The Kooks – Junk of the Heart
It’s been a funny few years for Luke Pritchard and The Kooks. It’s interesting to note that their debut album Inside Out/Inside In was released on the same day as the record-breaking introductory record from those little-known Arctic Monkeys chaps. It could also be somewhat surprising that these two albums have actually sold very similar numbers since their release in January 2006.
However, the different paths that these two bands have gone down since only highlights the plight that came the way of the Brightonfour-piece. Whilst their debut was a joyous indie-flecked pop-rock record that boasted potential singles at every turn, Konk – its moodier 2008 successor – took itself rather more seriously. Add to that Luke Pritchard’s ever growing bravado and many shied away, sensing a band that were getting ideas above their station. Konk sold poorly. That it was mis-step has all but been admitted, with Pritchard recently pining ‘it would be great for our music to connect again. That was a great moment for us’.
So after three-and-a-half years of silence and the contemplation of splitting comes Junk of the Heart. In the build up to its release Pritchard has spoken of experimental recording sessions and the deconstructing of songs by LCD Soundsystem to use as a benchmark. However, it is this apparent desire to change what we know as The Kooks, juxtaposed against Pritchard’s yearning to be part of the public consciousness again that causes Junk of the Heart its biggest problem: confusion. Is it the experimental third album that sees them chart a new course, or an attempt to consolidate and get back to level pegging? With a timid foot in both camps the answer is neither.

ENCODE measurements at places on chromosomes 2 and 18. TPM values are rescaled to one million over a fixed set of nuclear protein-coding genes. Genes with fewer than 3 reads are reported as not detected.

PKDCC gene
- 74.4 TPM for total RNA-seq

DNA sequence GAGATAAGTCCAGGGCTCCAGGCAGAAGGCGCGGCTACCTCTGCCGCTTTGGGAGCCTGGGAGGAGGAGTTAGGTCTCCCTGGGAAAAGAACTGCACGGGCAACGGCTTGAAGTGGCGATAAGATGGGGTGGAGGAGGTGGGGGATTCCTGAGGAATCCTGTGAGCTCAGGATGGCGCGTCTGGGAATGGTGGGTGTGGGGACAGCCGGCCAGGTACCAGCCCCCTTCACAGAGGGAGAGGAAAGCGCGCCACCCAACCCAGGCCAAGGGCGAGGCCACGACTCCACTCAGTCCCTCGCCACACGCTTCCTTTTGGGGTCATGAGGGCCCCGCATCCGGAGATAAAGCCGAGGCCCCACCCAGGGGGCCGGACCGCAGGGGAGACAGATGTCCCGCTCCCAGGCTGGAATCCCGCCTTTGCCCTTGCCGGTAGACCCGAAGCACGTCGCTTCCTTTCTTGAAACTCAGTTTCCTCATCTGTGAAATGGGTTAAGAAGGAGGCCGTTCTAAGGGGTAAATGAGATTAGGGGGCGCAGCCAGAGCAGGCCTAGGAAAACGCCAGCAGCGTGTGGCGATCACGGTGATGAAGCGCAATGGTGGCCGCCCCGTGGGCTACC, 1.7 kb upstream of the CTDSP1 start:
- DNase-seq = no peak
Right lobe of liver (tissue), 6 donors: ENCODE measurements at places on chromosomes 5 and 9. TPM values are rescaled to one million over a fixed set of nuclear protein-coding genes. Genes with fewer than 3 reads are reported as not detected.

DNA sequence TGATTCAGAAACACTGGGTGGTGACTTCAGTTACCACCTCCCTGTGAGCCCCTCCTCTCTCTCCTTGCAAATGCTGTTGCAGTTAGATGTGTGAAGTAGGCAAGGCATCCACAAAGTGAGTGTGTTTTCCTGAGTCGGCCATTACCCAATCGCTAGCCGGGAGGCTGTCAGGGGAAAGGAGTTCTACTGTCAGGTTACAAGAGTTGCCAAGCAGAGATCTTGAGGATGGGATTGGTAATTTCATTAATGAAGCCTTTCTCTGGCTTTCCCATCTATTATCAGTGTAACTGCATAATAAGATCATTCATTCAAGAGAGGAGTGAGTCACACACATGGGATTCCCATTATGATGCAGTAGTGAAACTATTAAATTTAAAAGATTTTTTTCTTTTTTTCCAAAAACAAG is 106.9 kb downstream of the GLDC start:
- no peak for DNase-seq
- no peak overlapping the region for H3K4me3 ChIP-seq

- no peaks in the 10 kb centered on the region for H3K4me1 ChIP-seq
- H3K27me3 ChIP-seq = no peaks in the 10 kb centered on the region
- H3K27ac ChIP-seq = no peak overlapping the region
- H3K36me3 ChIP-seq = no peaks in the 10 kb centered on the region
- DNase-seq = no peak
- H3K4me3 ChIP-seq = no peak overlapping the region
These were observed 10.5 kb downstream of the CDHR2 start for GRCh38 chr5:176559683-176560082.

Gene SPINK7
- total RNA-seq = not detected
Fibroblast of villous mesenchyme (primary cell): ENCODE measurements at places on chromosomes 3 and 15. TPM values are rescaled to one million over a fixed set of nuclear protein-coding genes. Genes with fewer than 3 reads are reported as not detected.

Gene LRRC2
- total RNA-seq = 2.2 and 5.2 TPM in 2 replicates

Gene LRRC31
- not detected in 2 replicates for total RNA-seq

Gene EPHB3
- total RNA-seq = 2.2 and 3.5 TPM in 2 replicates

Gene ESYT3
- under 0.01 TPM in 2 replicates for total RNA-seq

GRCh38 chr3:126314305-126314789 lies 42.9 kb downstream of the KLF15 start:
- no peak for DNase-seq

Throughout listening to the record you can’t help but feel disappointed in both how tame the stabs at evolution are and how unmemorably the choruses come and go. A token synthesiser bubble here and there, words are repeated. It’s all a shame really as it actually starts promisingly. The opening title track posses the albums’ best chorus while the following How’d You Like That has likeable groove underpinning a sugary melody.
The real gem though comes in the form of the closing Mr. Nice Guy, a song that makes you wish the group had listened to those experimental urges just a little more. It takes the DNA of Arcade Fire’s We Used To Wait and rebuilds it to include Beatles-esque harmonies. It is an absolute delight and a frustrating way to leave any album; wandering what could have been if its final notes had been the building blocks, rather than the ray of light that comes when it’s all a bit too late.
THE KOOKS – JUNK OF THE HEART (HAPPY)